Fil-Am author breaks the rules in book ‘Latinos of Asia’
LOS ANGELES — For author and professor Anthony Ocampo, 34, the color of his skin has always mattered.
Ocampo grew up in Eagle Rock, California, as the only child of a close-knit Filipino family in a diverse neighborhood.
“When I was in kindergarten, I remember asking my parents about my identity,” he recalled. “I asked about the color of my skin—I didn’t know what a Filipino was, even though I grew up around them.”
“’It means you’re from the Philippines,’” my dad said. “‘You have black hair and brown eyes.’ I told him, ‘I don’t know what you mean; I’m from California.’ But the next day at school, I went up to all the kids with black hair and brown eyes, and told them they were Filipino.”
Race, ethnicity and identity had always lingered in Ocampo’s mind. In 2003, he graduated from Stanford University—a predominately white, wealthy environment—with a degree in ethnic studies.
“I felt almost invisible there. I took up ethnic studies because I could read about other people’s cultures, and it felt closer to home,” he said. “I could talk about my family and my experience growing up as a Filipino in LA, and suddenly it’s like I have some sort of value in the classroom.”
Although he studied Asian American communities in the program, Ocampo felt as though there ware not enough data on Filipinos.
“My professor said, ‘Why don’t you be the one who conducts the studies and writes the books on this stuff?’ So I went to get my PhD.”
Ocampo spent seven years getting his doctorate in Sociology at the University of California, Los Angeles. His thesis and dissertation ended up becoming the basis of his new book, The Latinos of Asia: How Filipino Americans Break the Rules of Race, published in March of this year.
“The idea for a book had always percolated since college. I was involved in a Latino fraternity, and always writing about what it’s like to be a Filipino American growing up in LA, in a place where there are a lot of Latinos. There wasn’t much material that talked about how Filipinos are connected, given our history.”
In 2009, the project became full force. Ocampo began conducting surveys and research, reading up on organizations like the United Farm Workers of America and the League of United Latin American Citizens (both of which used to have all-Filipino chapters). He interviewed over 80 young Filipinos in LA, often from Filipino-dominant neighborhoods like Eagle Rock and Carson.
“I met a ton of Filipinos who felt very similar to Latinos, based on where they grew up, the Tagalog-Spanish overlap, and their connections to Latino heritage and culture,” he said. “That’s the whole point of the book—there a lot of times in which Filipinos feel as though they blend into the Latino crowd. We both have brown skin.”
“When Filipinos try to describe where they fit in America, they often say, ‘We’re kind of like the Mexicans of Asia.’ The book’s title is from the data.”
Ocampo also pulled material from personal experience, hailing from a family of involved political and labor leaders, as well as his involvement in a discrimination class suit against Abercrombie & Fitch: “It was an impactful experience. It was the nail on the coffin that made me want to get involved—I love getting to talk to people about race issues in America.”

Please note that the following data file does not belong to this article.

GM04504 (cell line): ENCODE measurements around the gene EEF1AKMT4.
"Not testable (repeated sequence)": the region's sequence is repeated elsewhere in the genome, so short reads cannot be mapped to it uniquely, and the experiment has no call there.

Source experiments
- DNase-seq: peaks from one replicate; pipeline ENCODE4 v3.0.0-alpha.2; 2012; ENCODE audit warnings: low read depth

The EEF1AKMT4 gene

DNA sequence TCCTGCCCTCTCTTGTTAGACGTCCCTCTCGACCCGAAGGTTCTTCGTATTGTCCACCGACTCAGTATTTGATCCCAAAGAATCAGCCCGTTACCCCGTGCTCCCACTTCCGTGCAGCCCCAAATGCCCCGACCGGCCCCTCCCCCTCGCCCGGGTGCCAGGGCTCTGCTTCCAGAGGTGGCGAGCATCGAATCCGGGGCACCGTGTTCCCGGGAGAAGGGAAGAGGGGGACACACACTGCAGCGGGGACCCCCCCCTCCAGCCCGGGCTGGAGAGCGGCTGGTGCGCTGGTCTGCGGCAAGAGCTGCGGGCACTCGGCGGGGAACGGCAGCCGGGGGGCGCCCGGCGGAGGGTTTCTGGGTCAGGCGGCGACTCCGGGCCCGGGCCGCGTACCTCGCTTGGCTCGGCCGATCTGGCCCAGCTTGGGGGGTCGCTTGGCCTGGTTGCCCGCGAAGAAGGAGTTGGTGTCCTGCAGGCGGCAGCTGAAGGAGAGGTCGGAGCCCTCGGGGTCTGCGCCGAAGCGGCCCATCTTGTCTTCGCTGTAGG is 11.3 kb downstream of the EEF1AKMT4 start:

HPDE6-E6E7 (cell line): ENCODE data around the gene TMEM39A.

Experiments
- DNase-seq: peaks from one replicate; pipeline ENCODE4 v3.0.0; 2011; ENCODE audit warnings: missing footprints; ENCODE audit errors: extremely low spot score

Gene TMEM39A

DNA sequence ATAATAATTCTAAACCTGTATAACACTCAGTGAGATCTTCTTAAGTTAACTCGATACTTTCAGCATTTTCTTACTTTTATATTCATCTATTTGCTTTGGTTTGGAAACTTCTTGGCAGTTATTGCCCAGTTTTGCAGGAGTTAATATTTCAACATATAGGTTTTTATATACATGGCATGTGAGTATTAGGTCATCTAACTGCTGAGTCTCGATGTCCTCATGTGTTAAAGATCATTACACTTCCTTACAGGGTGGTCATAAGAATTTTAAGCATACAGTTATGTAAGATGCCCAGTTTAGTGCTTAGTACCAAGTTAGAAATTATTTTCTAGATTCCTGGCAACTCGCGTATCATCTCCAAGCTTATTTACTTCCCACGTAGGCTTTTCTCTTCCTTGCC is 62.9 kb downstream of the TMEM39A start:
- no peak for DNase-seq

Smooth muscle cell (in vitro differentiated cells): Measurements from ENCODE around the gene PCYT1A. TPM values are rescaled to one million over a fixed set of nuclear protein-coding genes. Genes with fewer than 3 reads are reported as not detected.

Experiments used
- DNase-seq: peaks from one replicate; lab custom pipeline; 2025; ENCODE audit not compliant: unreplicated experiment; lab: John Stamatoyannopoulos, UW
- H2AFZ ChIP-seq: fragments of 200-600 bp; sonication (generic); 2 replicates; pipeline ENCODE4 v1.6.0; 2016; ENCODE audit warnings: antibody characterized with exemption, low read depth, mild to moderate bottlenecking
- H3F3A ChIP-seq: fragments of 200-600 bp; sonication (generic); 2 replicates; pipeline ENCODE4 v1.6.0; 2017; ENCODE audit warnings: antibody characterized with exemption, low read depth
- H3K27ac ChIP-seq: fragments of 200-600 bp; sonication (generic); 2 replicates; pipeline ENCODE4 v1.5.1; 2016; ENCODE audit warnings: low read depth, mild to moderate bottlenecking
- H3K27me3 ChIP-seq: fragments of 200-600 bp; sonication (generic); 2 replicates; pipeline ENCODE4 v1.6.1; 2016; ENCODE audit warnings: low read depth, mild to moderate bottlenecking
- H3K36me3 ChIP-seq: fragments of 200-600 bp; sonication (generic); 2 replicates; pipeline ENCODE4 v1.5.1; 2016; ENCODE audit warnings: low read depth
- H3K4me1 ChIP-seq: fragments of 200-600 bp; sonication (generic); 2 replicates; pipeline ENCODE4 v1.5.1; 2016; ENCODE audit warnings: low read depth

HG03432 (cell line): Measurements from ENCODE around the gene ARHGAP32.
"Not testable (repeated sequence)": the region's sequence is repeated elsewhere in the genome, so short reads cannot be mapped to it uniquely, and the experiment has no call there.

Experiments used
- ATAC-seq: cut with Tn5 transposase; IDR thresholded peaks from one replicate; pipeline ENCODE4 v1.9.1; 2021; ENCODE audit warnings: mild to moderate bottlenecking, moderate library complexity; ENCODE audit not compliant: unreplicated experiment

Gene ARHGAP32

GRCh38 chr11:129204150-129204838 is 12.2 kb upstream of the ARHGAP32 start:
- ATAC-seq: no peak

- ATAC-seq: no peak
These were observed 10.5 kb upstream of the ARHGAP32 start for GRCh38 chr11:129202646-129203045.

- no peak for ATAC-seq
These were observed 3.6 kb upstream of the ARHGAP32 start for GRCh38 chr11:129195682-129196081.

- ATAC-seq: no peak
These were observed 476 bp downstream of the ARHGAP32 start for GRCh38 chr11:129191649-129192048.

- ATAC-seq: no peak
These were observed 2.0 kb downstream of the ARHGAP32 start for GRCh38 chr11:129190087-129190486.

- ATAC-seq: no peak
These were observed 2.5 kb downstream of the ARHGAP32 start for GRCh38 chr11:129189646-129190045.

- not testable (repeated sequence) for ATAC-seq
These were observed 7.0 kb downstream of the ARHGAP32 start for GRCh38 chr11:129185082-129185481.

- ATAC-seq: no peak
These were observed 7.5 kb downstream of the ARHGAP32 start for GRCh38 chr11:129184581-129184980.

He also described the years-long book-writing process. “It’s difficult to convince people why the Filipino story should make it on paper. You’ve got to find someone who believes in your idea and wants to see it through.”
At 30, Ocampo became a professor and started teaching about sociology, race, gender and sexuality at the California State Polytechnic University in Pomona. “I like exposing people to the harsh realities they face, especially as minorities,” he said. “Not as a way to dis-empower them, but to inspire them to be involved.”
He also openly identifies as gay, and hopes to release a second book about that experience. “It plays a big role in the way I see the world,” he shared. “I meet gay kids around the world, and they identify…it helps for them to see a role model and professor, and to know that there is someone who is writing about their experiences on paper.”
“What’s amazing is when you have someone come up to you, who has read or heard about [the book], and they say, ‘You are writing about me. This is the first time I get to see myself in the written word.’ That’s the most rewarding thing, knowing that something you wrote is affecting someone’s life in a positive way.”
With the release of his book, The Latinos of Asia, Ocampo has had a wide lineup of speaking opportunities, including one at the 16th biennial Filipino American National Historical Conference in New York City.
He said that his overall goal is for the Filipino American community to become more socially conscious and involved, whether in politics, government, arts, law or intellectual pursuits.
“I want them to realize that they can viably tie themselves to Asian Americans and Latinos, two huge and emerging voting demographics,” he added. “To be aware of issues and movements that also affect them. When you don’t know your own history or get involved, you forget. You think that it’s not your problem.”
He also shared words of wisdom with young Filipinos and emerging leaders, encouraging them to be their own heroes.
“At the heart of it all, it’s about this: Be a force to be reckoned with,” he said. “Be completely unapologetic about who you are, and what you have brought to the table. Be humble when it matters. Surround yourself with people who are trying to be the best versions of themselves. Never say ‘I can’t,’ but always ‘Why can’t I be? Why shouldn’t I be?’” firstname.lastname@example.org
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